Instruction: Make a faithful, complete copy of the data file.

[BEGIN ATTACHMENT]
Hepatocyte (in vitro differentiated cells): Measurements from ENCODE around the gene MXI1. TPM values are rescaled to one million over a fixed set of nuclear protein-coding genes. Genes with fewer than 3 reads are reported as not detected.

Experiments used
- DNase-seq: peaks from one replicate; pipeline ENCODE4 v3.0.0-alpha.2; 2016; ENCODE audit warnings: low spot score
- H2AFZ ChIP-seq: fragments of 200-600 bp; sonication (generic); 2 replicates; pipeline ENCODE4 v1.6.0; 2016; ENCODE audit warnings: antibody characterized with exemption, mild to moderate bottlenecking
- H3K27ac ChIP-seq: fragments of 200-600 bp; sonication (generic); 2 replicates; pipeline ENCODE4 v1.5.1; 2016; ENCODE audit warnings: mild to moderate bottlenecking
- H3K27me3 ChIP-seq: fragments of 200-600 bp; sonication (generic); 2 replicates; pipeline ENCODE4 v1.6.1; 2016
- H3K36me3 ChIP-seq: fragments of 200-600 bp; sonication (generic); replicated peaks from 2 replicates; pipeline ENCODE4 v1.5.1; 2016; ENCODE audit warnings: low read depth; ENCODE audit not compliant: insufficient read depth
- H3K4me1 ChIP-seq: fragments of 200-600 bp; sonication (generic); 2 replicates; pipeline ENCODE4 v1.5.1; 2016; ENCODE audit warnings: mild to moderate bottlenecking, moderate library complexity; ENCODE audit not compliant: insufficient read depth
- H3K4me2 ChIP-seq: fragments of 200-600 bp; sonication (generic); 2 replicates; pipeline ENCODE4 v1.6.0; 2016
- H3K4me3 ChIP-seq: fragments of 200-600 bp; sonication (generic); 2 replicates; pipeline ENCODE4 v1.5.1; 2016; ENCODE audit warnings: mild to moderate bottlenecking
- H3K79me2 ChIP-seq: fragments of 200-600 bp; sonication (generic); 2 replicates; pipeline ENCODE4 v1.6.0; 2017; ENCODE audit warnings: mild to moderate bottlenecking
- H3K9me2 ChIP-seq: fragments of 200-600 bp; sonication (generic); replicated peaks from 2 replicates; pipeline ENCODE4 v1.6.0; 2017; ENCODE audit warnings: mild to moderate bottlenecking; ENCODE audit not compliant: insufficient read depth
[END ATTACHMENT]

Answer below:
Hepatocyte (in vitro differentiated cells): Measurements from ENCODE around the gene MXI1. TPM values are rescaled to one million over a fixed set of nuclear protein-coding genes. Genes with fewer than 3 reads are reported as not detected.

Experiments used
- DNase-seq: peaks from one replicate; pipeline ENCODE4 v3.0.0-alpha.2; 2016; ENCODE audit warnings: low spot score
- H2AFZ ChIP-seq: fragments of 200-600 bp; sonication (generic); 2 replicates; pipeline ENCODE4 v1.6.0; 2016; ENCODE audit warnings: antibody characterized with exemption, mild to moderate bottlenecking
- H3K27ac ChIP-seq: fragments of 200-600 bp; sonication (generic); 2 replicates; pipeline ENCODE4 v1.5.1; 2016; ENCODE audit warnings: mild to moderate bottlenecking
- H3K27me3 ChIP-seq: fragments of 200-600 bp; sonication (generic); 2 replicates; pipeline ENCODE4 v1.6.1; 2016
- H3K36me3 ChIP-seq: fragments of 200-600 bp; sonication (generic); replicated peaks from 2 replicates; pipeline ENCODE4 v1.5.1; 2016; ENCODE audit warnings: low read depth; ENCODE audit not compliant: insufficient read depth
- H3K4me1 ChIP-seq: fragments of 200-600 bp; sonication (generic); 2 replicates; pipeline ENCODE4 v1.5.1; 2016; ENCODE audit warnings: mild to moderate bottlenecking, moderate library complexity; ENCODE audit not compliant: insufficient read depth
- H3K4me2 ChIP-seq: fragments of 200-600 bp; sonication (generic); 2 replicates; pipeline ENCODE4 v1.6.0; 2016
- H3K4me3 ChIP-seq: fragments of 200-600 bp; sonication (generic); 2 replicates; pipeline ENCODE4 v1.5.1; 2016; ENCODE audit warnings: mild to moderate bottlenecking
- H3K79me2 ChIP-seq: fragments of 200-600 bp; sonication (generic); 2 replicates; pipeline ENCODE4 v1.6.0; 2017; ENCODE audit warnings: mild to moderate bottlenecking
- H3K9me2 ChIP-seq: fragments of 200-600 bp; sonication (generic); replicated peaks from 2 replicates; pipeline ENCODE4 v1.6.0; 2017; ENCODE audit warnings: mild to moderate bottlenecking; ENCODE audit not compliant: insufficient read depth